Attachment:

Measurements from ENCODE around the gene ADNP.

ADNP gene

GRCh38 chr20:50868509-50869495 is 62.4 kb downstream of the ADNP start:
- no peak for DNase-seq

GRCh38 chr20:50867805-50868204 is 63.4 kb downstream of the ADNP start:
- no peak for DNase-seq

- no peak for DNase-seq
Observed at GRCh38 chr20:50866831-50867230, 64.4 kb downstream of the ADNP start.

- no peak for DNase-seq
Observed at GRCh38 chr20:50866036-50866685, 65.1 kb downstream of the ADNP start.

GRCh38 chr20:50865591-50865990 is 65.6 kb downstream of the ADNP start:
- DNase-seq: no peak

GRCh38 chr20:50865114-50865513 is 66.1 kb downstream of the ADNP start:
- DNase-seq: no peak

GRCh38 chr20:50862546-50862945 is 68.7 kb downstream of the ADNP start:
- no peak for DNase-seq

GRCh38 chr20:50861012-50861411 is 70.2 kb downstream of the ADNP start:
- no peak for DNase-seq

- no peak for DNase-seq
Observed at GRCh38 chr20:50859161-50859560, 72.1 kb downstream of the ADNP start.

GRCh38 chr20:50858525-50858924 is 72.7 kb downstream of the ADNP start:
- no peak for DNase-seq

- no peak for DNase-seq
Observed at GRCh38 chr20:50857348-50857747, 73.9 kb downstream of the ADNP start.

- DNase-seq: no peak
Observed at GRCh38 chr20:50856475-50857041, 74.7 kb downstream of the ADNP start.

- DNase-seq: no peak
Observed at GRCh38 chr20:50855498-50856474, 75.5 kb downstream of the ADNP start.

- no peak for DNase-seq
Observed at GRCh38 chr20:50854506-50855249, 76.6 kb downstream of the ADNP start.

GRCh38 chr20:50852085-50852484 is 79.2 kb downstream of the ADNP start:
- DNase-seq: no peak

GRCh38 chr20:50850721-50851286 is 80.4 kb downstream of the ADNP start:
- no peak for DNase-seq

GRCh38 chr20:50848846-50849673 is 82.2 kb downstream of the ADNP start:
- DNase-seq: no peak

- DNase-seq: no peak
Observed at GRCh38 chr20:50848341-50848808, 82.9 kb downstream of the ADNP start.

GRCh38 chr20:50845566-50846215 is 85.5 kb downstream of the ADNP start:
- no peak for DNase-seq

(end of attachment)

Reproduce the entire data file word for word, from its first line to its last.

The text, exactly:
Measurements from ENCODE around the gene ADNP.

ADNP gene

GRCh38 chr20:50868509-50869495 is 62.4 kb downstream of the ADNP start:
- no peak for DNase-seq

GRCh38 chr20:50867805-50868204 is 63.4 kb downstream of the ADNP start:
- no peak for DNase-seq

- no peak for DNase-seq
Observed at GRCh38 chr20:50866831-50867230, 64.4 kb downstream of the ADNP start.

- no peak for DNase-seq
Observed at GRCh38 chr20:50866036-50866685, 65.1 kb downstream of the ADNP start.

GRCh38 chr20:50865591-50865990 is 65.6 kb downstream of the ADNP start:
- DNase-seq: no peak

GRCh38 chr20:50865114-50865513 is 66.1 kb downstream of the ADNP start:
- DNase-seq: no peak

GRCh38 chr20:50862546-50862945 is 68.7 kb downstream of the ADNP start:
- no peak for DNase-seq

GRCh38 chr20:50861012-50861411 is 70.2 kb downstream of the ADNP start:
- no peak for DNase-seq

- no peak for DNase-seq
Observed at GRCh38 chr20:50859161-50859560, 72.1 kb downstream of the ADNP start.

GRCh38 chr20:50858525-50858924 is 72.7 kb downstream of the ADNP start:
- no peak for DNase-seq

- no peak for DNase-seq
Observed at GRCh38 chr20:50857348-50857747, 73.9 kb downstream of the ADNP start.

- DNase-seq: no peak
Observed at GRCh38 chr20:50856475-50857041, 74.7 kb downstream of the ADNP start.

- DNase-seq: no peak
Observed at GRCh38 chr20:50855498-50856474, 75.5 kb downstream of the ADNP start.

- no peak for DNase-seq
Observed at GRCh38 chr20:50854506-50855249, 76.6 kb downstream of the ADNP start.

GRCh38 chr20:50852085-50852484 is 79.2 kb downstream of the ADNP start:
- DNase-seq: no peak

GRCh38 chr20:50850721-50851286 is 80.4 kb downstream of the ADNP start:
- no peak for DNase-seq

GRCh38 chr20:50848846-50849673 is 82.2 kb downstream of the ADNP start:
- DNase-seq: no peak

- DNase-seq: no peak
Observed at GRCh38 chr20:50848341-50848808, 82.9 kb downstream of the ADNP start.

GRCh38 chr20:50845566-50846215 is 85.5 kb downstream of the ADNP start:
- no peak for DNase-seq